How to treat COVID-19 vaccine side effects

If you or a loved one experience any discomfort following your vaccine, there are some treatment options. Cool compresses and exercising the arm where your shot was given, may help with pain and swelling. Drinking lots of fluids and staying cool if you're feeling feverish is helpful, and over-the-counter pain medications like ibuprofen, acetaminophen, aspirin or antihistamines can also be taken for the pain and fever.

If your symptoms do not subside after a few days and if the redness or tenderness at the injection location worsens after 24 hours, the CDC recommends contacting your doctor or healthcare provider for further instruction. If you experience any severe side effects, call 911 for immediate medical care or go to a local hospital or urgent care facility. If you have any questions about the side effects you're experiencing, or any you might experience related to the vaccine, talk to your doctor before and after your shot so they can answer questions and provide treatment info.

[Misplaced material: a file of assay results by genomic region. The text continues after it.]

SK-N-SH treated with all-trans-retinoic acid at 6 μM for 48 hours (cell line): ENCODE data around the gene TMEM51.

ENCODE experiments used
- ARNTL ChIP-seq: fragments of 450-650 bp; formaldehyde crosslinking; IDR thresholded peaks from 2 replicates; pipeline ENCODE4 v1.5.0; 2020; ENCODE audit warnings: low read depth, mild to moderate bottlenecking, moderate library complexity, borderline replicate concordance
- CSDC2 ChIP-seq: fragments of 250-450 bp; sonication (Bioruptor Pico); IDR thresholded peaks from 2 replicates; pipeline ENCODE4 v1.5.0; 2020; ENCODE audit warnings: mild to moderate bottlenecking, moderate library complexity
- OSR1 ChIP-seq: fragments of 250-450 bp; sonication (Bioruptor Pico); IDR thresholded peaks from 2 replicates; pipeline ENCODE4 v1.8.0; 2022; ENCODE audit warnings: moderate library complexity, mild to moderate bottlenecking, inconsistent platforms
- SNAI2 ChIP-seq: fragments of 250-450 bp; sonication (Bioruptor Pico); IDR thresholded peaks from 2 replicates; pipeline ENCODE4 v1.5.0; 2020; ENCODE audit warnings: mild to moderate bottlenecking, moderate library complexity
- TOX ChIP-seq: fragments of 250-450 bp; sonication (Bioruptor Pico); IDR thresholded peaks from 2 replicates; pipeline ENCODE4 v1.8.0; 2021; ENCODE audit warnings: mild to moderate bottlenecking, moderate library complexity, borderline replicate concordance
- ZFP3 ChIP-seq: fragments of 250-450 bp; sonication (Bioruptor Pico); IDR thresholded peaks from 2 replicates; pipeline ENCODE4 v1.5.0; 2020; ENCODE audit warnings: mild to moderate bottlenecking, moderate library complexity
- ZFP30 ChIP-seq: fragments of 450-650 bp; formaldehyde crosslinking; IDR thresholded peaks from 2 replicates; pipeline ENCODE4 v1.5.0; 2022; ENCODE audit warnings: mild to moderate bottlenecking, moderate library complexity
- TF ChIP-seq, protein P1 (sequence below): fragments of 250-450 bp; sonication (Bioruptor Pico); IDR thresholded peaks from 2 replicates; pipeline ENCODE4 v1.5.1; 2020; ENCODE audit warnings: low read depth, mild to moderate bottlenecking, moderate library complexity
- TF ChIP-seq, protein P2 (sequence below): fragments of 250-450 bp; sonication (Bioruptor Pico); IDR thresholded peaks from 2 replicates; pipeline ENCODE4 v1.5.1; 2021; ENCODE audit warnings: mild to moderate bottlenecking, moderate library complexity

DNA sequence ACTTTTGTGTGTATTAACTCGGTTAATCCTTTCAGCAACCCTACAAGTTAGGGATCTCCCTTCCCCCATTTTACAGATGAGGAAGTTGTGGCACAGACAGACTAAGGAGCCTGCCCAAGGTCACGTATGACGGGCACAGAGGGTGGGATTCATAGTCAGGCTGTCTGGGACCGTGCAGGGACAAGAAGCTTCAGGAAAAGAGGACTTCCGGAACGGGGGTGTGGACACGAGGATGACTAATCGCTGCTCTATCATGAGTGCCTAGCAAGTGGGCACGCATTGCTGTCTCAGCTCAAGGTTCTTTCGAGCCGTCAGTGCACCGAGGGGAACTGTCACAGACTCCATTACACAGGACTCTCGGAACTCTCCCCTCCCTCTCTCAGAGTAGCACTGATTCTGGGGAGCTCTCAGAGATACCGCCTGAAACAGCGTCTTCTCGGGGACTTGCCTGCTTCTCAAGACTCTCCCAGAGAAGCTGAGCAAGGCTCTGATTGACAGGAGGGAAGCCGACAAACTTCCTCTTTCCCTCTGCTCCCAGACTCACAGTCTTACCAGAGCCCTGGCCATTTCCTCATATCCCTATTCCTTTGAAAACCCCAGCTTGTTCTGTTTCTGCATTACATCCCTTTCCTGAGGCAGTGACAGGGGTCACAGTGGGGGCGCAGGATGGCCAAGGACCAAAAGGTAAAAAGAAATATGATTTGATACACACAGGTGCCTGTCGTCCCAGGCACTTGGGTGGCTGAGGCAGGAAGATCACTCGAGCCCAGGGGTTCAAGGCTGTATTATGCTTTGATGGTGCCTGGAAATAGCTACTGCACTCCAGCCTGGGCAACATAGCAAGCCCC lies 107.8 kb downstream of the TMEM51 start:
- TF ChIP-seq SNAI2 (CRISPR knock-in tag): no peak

The bottom line

Side effects can occur with all three FDA-authorized vaccines; however, most side effects for the Pfizer vaccine were reported to be mild to moderate, according to the CDC. Not everyone experiences side effects, but if you do, it is a sign that your immune system is working against the virus — and there are treatment options available for both mild to severe symptoms.

Getting vaccinated is a personal choice, but it is important to note that the potential for temporary symptoms alone shouldn't be a deterrent. Experts say the disease itself is far worse than the symptoms, according to Healthline. You should consult with your medical professional team about your options and risks to determine if vaccination is the right choice for you.

The CDC's updated guidelines state that those that are fully vaccinated can resume activities without a mask or social distancing, except where otherwise required by laws — including local business and workplace guidance (via CDC). However, it is important to note that you are not considered fully vaccinated until two weeks after your second dose in regards to the Pfizer vaccine. You also want to consult with your healthcare provider about your personal health requirements.